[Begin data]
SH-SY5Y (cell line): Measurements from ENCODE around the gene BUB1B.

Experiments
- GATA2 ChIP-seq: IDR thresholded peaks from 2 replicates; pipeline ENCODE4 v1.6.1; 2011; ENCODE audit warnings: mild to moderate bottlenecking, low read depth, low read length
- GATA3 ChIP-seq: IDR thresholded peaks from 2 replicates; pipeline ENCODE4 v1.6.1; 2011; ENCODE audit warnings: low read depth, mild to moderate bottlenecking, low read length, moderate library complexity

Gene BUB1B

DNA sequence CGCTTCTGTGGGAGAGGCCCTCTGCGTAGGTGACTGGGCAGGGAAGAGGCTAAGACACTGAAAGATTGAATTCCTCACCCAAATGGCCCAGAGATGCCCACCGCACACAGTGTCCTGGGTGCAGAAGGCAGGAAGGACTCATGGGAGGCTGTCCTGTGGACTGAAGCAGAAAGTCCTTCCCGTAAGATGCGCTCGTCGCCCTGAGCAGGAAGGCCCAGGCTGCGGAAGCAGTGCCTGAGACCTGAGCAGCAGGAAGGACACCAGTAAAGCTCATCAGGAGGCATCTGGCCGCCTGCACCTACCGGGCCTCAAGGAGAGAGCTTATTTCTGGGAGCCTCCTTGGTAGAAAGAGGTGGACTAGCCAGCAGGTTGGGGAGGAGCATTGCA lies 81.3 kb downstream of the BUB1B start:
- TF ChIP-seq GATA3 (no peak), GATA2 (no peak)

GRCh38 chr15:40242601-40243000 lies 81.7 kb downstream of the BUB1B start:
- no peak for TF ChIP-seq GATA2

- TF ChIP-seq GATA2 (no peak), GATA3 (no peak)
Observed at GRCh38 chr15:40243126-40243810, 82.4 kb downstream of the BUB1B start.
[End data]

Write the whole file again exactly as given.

SH-SY5Y (cell line): Measurements from ENCODE around the gene BUB1B.

Experiments
- GATA2 ChIP-seq: IDR thresholded peaks from 2 replicates; pipeline ENCODE4 v1.6.1; 2011; ENCODE audit warnings: mild to moderate bottlenecking, low read depth, low read length
- GATA3 ChIP-seq: IDR thresholded peaks from 2 replicates; pipeline ENCODE4 v1.6.1; 2011; ENCODE audit warnings: low read depth, mild to moderate bottlenecking, low read length, moderate library complexity

Gene BUB1B

DNA sequence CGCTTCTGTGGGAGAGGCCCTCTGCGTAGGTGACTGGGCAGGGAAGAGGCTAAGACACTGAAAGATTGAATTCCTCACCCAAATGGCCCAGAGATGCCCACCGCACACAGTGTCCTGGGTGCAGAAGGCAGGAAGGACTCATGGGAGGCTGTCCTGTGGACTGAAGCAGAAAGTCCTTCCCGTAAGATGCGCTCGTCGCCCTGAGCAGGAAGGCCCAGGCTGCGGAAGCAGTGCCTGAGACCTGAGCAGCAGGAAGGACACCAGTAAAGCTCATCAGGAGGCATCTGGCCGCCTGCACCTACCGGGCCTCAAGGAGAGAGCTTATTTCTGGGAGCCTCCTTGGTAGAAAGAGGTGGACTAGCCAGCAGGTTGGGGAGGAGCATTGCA lies 81.3 kb downstream of the BUB1B start:
- TF ChIP-seq GATA3 (no peak), GATA2 (no peak)

GRCh38 chr15:40242601-40243000 lies 81.7 kb downstream of the BUB1B start:
- no peak for TF ChIP-seq GATA2

- TF ChIP-seq GATA2 (no peak), GATA3 (no peak)
Observed at GRCh38 chr15:40243126-40243810, 82.4 kb downstream of the BUB1B start.